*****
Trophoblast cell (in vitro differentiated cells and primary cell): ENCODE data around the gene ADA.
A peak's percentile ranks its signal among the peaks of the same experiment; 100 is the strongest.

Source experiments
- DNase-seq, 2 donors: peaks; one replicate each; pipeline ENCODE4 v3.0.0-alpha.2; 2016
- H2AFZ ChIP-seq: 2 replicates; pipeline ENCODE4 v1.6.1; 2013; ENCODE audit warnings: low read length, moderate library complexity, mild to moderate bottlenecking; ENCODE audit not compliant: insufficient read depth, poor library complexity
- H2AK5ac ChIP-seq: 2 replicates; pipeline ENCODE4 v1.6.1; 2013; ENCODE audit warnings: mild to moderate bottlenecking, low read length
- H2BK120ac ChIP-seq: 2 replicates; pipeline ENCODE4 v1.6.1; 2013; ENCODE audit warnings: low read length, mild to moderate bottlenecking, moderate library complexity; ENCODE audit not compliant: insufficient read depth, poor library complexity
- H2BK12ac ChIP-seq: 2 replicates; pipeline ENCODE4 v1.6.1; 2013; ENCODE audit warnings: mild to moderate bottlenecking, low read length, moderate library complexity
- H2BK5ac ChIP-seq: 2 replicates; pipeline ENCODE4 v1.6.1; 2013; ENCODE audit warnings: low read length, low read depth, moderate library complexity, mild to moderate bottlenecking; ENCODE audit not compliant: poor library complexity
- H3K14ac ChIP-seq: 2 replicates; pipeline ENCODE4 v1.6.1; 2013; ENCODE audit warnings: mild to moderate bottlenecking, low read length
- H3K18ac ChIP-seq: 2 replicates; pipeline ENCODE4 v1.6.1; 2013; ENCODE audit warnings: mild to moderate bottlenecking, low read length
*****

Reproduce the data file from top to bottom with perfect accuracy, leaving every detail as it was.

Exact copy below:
Trophoblast cell (in vitro differentiated cells and primary cell): ENCODE data around the gene ADA.
A peak's percentile ranks its signal among the peaks of the same experiment; 100 is the strongest.

Source experiments
- DNase-seq, 2 donors: peaks; one replicate each; pipeline ENCODE4 v3.0.0-alpha.2; 2016
- H2AFZ ChIP-seq: 2 replicates; pipeline ENCODE4 v1.6.1; 2013; ENCODE audit warnings: low read length, moderate library complexity, mild to moderate bottlenecking; ENCODE audit not compliant: insufficient read depth, poor library complexity
- H2AK5ac ChIP-seq: 2 replicates; pipeline ENCODE4 v1.6.1; 2013; ENCODE audit warnings: mild to moderate bottlenecking, low read length
- H2BK120ac ChIP-seq: 2 replicates; pipeline ENCODE4 v1.6.1; 2013; ENCODE audit warnings: low read length, mild to moderate bottlenecking, moderate library complexity; ENCODE audit not compliant: insufficient read depth, poor library complexity
- H2BK12ac ChIP-seq: 2 replicates; pipeline ENCODE4 v1.6.1; 2013; ENCODE audit warnings: mild to moderate bottlenecking, low read length, moderate library complexity
- H2BK5ac ChIP-seq: 2 replicates; pipeline ENCODE4 v1.6.1; 2013; ENCODE audit warnings: low read length, low read depth, moderate library complexity, mild to moderate bottlenecking; ENCODE audit not compliant: poor library complexity
- H3K14ac ChIP-seq: 2 replicates; pipeline ENCODE4 v1.6.1; 2013; ENCODE audit warnings: mild to moderate bottlenecking, low read length
- H3K18ac ChIP-seq: 2 replicates; pipeline ENCODE4 v1.6.1; 2013; ENCODE audit warnings: mild to moderate bottlenecking, low read length